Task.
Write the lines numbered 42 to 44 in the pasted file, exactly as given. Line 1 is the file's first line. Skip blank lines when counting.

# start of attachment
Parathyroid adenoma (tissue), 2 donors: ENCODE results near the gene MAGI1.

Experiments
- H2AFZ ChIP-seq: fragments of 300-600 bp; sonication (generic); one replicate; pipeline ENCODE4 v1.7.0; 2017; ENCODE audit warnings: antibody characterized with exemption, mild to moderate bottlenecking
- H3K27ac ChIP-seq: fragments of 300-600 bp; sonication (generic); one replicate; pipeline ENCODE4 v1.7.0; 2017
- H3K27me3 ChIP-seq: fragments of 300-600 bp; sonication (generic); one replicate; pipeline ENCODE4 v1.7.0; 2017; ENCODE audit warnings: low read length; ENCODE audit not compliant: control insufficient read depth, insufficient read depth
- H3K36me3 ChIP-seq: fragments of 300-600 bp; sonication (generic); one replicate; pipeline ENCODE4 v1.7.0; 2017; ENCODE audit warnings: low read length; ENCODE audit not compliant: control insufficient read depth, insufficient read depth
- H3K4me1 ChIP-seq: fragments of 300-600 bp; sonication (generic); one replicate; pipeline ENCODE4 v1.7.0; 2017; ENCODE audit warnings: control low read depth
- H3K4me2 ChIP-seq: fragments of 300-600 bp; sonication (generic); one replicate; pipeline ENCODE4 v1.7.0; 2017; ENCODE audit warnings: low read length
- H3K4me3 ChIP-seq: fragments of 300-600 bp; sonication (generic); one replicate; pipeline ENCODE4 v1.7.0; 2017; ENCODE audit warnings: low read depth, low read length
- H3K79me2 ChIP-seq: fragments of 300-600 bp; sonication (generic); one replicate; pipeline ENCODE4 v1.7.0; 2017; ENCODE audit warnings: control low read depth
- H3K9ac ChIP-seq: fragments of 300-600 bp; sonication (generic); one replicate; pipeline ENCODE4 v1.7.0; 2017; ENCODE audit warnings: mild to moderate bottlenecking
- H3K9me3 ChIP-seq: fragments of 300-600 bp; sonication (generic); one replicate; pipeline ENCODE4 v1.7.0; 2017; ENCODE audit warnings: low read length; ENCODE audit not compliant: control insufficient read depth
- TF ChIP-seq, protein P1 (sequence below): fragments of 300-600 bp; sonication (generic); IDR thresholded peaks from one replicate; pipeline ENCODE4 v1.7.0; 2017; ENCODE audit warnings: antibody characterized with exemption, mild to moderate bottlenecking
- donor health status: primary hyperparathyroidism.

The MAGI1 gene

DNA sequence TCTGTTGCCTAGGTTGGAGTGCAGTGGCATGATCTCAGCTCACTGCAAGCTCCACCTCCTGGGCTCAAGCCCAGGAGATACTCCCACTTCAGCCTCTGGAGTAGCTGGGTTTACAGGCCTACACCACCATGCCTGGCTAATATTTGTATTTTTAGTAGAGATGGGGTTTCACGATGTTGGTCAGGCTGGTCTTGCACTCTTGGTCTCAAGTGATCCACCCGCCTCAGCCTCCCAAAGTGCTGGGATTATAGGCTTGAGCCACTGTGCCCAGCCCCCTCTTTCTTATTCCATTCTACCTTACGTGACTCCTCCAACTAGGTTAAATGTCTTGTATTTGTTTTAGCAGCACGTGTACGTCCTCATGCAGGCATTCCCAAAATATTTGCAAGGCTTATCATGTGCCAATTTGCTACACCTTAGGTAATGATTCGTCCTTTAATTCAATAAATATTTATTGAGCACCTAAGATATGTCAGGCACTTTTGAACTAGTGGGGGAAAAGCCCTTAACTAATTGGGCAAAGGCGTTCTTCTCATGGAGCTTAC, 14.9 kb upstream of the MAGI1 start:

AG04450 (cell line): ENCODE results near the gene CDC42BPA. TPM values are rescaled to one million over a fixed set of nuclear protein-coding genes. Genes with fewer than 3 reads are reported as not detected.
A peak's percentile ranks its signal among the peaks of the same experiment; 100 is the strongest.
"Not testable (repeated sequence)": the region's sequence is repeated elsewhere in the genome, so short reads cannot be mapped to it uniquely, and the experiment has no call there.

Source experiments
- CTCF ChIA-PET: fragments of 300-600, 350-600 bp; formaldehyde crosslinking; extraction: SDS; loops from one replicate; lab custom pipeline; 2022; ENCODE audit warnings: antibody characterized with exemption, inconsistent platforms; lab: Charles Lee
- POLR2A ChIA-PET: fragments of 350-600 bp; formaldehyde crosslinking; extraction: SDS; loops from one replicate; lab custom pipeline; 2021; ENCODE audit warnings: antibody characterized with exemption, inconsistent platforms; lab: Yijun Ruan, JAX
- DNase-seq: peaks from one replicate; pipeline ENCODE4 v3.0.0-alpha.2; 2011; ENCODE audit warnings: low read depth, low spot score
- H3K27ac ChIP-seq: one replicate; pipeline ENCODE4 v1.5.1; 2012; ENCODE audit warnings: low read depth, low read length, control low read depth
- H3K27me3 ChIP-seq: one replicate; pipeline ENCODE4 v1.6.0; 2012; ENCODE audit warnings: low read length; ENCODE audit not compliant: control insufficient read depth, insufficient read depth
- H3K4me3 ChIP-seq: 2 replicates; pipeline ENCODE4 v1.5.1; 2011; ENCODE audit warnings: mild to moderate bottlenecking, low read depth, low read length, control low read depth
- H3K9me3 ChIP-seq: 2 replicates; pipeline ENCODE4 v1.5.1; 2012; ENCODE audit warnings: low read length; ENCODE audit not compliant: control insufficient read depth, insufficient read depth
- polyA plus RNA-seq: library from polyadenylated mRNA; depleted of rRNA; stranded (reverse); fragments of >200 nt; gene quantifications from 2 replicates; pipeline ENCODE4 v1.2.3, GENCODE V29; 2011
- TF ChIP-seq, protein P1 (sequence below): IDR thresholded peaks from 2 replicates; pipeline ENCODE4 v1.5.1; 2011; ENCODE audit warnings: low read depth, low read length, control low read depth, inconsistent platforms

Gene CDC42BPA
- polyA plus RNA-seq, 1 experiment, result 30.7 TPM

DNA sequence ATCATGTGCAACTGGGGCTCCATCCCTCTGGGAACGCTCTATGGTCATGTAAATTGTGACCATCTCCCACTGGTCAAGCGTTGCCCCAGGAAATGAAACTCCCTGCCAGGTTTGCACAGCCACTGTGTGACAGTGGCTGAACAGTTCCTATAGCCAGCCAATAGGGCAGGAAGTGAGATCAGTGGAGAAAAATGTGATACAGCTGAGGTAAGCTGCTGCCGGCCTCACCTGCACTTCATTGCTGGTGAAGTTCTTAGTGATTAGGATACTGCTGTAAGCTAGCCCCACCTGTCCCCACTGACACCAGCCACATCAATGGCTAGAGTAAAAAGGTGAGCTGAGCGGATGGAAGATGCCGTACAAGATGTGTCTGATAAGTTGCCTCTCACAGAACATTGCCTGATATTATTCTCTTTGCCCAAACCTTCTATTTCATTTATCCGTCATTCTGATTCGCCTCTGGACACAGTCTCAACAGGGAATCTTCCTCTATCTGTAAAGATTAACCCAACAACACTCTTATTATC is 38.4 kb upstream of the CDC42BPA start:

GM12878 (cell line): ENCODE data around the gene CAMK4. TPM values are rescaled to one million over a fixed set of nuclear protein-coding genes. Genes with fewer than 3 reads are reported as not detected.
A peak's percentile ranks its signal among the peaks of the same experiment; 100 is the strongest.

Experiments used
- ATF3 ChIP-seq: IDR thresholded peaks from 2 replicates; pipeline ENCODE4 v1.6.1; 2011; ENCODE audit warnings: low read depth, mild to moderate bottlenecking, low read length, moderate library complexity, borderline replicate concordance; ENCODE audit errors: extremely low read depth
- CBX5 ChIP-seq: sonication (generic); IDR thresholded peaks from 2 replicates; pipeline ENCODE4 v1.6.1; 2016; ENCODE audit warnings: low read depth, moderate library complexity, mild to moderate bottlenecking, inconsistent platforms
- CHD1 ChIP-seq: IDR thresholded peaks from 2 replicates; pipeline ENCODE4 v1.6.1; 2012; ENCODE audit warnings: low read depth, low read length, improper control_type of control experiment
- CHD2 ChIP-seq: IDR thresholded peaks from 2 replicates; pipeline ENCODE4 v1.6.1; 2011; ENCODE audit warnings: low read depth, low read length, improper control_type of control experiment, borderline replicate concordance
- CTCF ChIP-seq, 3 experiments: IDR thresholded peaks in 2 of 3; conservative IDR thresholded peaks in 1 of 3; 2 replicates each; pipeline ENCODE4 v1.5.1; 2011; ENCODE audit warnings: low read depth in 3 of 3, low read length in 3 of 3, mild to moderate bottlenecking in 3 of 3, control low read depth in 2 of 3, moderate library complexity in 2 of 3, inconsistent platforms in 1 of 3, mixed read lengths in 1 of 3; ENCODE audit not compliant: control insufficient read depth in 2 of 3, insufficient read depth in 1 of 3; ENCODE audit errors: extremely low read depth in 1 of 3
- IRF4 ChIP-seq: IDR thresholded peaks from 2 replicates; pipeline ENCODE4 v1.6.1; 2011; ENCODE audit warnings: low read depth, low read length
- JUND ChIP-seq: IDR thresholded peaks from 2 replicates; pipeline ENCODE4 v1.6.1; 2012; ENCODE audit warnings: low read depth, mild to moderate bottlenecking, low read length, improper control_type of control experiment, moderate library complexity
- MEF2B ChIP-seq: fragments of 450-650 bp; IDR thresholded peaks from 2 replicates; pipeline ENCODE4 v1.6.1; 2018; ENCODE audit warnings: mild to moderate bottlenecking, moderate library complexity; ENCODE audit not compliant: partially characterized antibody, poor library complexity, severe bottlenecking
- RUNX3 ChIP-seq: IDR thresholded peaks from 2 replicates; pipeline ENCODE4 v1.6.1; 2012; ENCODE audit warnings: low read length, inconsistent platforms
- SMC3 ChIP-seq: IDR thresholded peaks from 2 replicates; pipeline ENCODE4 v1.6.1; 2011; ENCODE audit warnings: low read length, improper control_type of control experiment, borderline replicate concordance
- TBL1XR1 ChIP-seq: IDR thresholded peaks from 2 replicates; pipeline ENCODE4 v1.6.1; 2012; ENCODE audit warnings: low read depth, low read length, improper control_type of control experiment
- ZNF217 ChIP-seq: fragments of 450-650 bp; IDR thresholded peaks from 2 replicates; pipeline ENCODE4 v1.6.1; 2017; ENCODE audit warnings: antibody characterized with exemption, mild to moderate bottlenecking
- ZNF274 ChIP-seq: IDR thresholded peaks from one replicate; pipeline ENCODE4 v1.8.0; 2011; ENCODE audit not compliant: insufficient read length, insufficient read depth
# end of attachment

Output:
- JUND ChIP-seq: IDR thresholded peaks from 2 replicates; pipeline ENCODE4 v1.6.1; 2012; ENCODE audit warnings: low read depth, mild to moderate bottlenecking, low read length, improper control_type of control experiment, moderate library complexity
- MEF2B ChIP-seq: fragments of 450-650 bp; IDR thresholded peaks from 2 replicates; pipeline ENCODE4 v1.6.1; 2018; ENCODE audit warnings: mild to moderate bottlenecking, moderate library complexity; ENCODE audit not compliant: partially characterized antibody, poor library complexity, severe bottlenecking
- RUNX3 ChIP-seq: IDR thresholded peaks from 2 replicates; pipeline ENCODE4 v1.6.1; 2012; ENCODE audit warnings: low read length, inconsistent platforms